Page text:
Story Untold: “We’re Interesting Creatures, Sometimes”

Story Untold with Eric Koreen

Eric Koreen has a job most sports fans would only dream of: covering the Toronto Raptors for a living. For the past decade, Koreen’s columns for the National Post, VICE Sports, and The Athletic have earned him a loyal following amongst basketball fans — both for his insight and his occasionally irreverent approach.

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From his pioneering of the #DrakeOrNoDrake hashtag at Raptors homegames to the smiling Nenê picture that has become a near-fixture of his Twitter presence, Koreen’s approach to sportswriting evokes a constant reminder: at the end of the day, it’s basketball — it should be fun.

It’s a perspective the Toronto-based writer has gained over years of practice, ever since landing at the National Post at just 21 years old.

“I think then, I was a bit naive. I basically went into journalism because my brother had gone into it, and I didn’t have a better idea of what to do, except that I didn’t want to be in school for eight years,” says Koreen.

A graduate of the journalism program at Ryerson University, Koreen landed at the paper after cutting his teeth at the Canadian Press, filling the box scores and standings that would make up the back page of most newspapers’ sports sections.

“The hours were basically 6:00pm-1:00am or 5:00pm to midnight, and I was still on a school schedule,” says Koreen. “I was in the same newsroom as Lori Ewing, and Donna Spencer, and Dan Ralph, and Chris Johnson, and Shi Davidi, and many others. And I was fortunate to get to know them as a 19 and 20-year-old.”

It wasn’t long after that the National Post was looking to expand its sports section, and the editor, Jim Bray, took a chance on Koreen. After missing out on landing the Raptors assignment on his first try, the position came open a few months later, and Koreen ended up getting it.

“It was scary. I think it definitely took a few years before I felt like I was writing like myself — whatever that can be defined as — instead of being a pale imitation of [other writers],” he says. “Chris Bosh needed to leave and they needed to get really bad before I could find my voice.”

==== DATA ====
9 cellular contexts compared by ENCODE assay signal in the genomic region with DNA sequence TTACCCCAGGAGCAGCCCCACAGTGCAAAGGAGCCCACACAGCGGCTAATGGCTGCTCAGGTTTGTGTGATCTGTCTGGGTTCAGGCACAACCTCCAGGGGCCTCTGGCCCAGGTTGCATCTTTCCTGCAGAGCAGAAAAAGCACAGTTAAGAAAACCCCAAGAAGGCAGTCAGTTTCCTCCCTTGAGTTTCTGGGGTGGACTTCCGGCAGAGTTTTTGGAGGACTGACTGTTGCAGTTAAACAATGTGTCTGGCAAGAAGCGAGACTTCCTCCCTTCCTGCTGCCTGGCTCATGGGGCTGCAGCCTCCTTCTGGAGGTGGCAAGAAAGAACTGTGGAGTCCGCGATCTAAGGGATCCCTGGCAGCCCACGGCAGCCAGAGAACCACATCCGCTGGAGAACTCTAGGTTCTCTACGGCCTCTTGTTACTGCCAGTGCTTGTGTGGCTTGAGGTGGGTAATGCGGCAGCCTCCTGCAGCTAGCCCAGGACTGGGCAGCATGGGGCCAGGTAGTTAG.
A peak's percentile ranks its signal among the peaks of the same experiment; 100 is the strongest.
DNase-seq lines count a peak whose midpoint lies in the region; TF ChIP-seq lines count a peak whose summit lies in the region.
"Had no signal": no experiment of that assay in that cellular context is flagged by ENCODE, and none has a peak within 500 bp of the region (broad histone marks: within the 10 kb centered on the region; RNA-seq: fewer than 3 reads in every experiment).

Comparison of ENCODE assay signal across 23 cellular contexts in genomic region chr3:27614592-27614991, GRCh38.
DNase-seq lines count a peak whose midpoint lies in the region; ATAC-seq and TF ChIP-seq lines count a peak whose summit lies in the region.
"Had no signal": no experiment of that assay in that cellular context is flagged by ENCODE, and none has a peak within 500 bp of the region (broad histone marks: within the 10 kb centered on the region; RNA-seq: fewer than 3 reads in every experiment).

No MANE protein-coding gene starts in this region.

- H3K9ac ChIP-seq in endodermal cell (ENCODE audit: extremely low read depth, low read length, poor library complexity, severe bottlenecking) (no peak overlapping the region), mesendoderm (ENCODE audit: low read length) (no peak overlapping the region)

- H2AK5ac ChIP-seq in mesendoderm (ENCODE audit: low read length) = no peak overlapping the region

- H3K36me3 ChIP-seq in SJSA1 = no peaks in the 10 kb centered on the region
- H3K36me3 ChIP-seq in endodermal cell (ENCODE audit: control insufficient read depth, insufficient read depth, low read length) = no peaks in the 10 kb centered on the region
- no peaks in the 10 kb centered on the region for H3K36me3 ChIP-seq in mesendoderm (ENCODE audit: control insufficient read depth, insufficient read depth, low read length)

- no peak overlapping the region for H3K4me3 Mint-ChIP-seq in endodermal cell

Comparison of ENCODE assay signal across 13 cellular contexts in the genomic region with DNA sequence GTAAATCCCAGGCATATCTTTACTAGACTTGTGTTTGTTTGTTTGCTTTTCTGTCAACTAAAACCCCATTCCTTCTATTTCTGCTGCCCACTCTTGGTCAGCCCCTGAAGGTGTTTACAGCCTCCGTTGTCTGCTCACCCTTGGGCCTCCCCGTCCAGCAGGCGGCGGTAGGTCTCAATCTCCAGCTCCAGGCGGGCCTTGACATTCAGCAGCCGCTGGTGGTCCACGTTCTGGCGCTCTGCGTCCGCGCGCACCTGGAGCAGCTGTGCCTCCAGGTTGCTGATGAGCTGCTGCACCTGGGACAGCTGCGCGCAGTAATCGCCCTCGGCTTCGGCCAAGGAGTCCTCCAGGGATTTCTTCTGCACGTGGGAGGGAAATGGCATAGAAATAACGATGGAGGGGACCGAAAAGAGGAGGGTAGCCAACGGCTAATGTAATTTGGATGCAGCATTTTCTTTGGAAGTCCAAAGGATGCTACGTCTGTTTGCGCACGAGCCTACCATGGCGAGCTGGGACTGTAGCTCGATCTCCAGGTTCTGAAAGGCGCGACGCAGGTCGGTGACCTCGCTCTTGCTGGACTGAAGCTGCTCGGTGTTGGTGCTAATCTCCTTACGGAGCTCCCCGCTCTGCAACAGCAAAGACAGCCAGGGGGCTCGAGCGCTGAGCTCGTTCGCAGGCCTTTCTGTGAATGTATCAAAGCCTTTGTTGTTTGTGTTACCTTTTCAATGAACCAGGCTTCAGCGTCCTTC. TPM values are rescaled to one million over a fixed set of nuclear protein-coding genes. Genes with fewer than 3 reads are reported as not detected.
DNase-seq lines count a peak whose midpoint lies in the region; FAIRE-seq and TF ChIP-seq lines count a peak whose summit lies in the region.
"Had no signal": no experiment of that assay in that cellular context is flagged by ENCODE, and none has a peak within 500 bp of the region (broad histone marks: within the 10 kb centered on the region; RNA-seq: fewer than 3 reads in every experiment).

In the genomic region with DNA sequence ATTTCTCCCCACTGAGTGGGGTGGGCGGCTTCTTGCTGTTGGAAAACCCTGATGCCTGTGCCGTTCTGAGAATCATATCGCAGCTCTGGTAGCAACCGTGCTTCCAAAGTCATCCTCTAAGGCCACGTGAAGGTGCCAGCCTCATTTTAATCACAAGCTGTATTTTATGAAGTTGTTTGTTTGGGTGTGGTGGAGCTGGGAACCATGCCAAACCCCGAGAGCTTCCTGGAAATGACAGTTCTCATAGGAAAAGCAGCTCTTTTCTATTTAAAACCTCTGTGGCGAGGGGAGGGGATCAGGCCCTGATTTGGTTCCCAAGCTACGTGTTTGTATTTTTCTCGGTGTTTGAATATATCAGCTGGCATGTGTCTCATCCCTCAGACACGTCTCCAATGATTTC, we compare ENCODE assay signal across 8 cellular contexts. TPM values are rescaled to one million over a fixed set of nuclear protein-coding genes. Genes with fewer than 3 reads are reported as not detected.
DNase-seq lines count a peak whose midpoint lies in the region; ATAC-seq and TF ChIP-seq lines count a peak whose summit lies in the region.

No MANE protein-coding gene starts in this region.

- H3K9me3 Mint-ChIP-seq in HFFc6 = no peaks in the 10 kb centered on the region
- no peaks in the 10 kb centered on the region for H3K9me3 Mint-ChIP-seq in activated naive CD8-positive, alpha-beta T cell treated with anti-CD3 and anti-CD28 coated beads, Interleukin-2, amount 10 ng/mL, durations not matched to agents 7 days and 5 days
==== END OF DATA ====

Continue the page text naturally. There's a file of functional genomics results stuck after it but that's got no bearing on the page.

Thrust into the NBA in his early twenties and face-to-face with athletes he’d grown up watching as a teenager, there were a few hiccups along the way.

“I remember telling [Caron Butler] that I had just traded for him in fantasy for Jason Kidd,” Koreen laughs. “In hindsight, that was unprofessional and I wish I didn’t do that.”

The run at the National Post lasted until 2016, when Postmedia, the paper’s parent company, made a reported 90 editorial cuts in newsrooms across the country. The chain was merging the sports departments of the Post and the Toronto Sun, and after a decade at the paper, Koreen found himself on the outside looking in.

The changes came as the Raptors were in the midst of a franchise-best season and three weeks away from hosting the NBA All-Star Weekend. After months of freelancing, Koreen found a new home with The Athletic — a subscription-based sports media startup that launched in Chicago and has since spread to 15 professional sports cities across the United States and Canada.

“Had The Athletic not come along, I don’t know what I would have ended up doing. I knew freelancing wasn’t sustainable for my personality type,” he says.

These days, Koreen finds himself in the midst of another historic Raptors season, covering a team with a genuine shot at an NBA Finals appearance. Led by a duo of all-stars in DeMar DeRozan and Kyle Lowry, and backed by a supporting cast of fan favourites, excitement in Toronto is at an all-time high. The self-described introvert has no shortage of stories to tell.

“Despite not loving talking to people, we’re interesting creatures, sometimes,” he says. “I wish Masai Ujiri would still swear and curse, though.”


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